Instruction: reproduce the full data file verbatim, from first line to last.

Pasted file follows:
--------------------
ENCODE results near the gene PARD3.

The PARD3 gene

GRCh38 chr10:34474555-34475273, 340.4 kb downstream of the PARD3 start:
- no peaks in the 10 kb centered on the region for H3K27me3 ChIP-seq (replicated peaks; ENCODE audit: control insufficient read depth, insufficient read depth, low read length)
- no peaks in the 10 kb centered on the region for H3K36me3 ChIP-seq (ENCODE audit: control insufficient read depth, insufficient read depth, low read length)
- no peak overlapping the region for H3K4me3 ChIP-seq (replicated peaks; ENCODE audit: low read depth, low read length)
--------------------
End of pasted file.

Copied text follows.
ENCODE results near the gene PARD3.

The PARD3 gene

GRCh38 chr10:34474555-34475273, 340.4 kb downstream of the PARD3 start:
- no peaks in the 10 kb centered on the region for H3K27me3 ChIP-seq (replicated peaks; ENCODE audit: control insufficient read depth, insufficient read depth, low read length)
- no peaks in the 10 kb centered on the region for H3K36me3 ChIP-seq (ENCODE audit: control insufficient read depth, insufficient read depth, low read length)
- no peak overlapping the region for H3K4me3 ChIP-seq (replicated peaks; ENCODE audit: low read depth, low read length)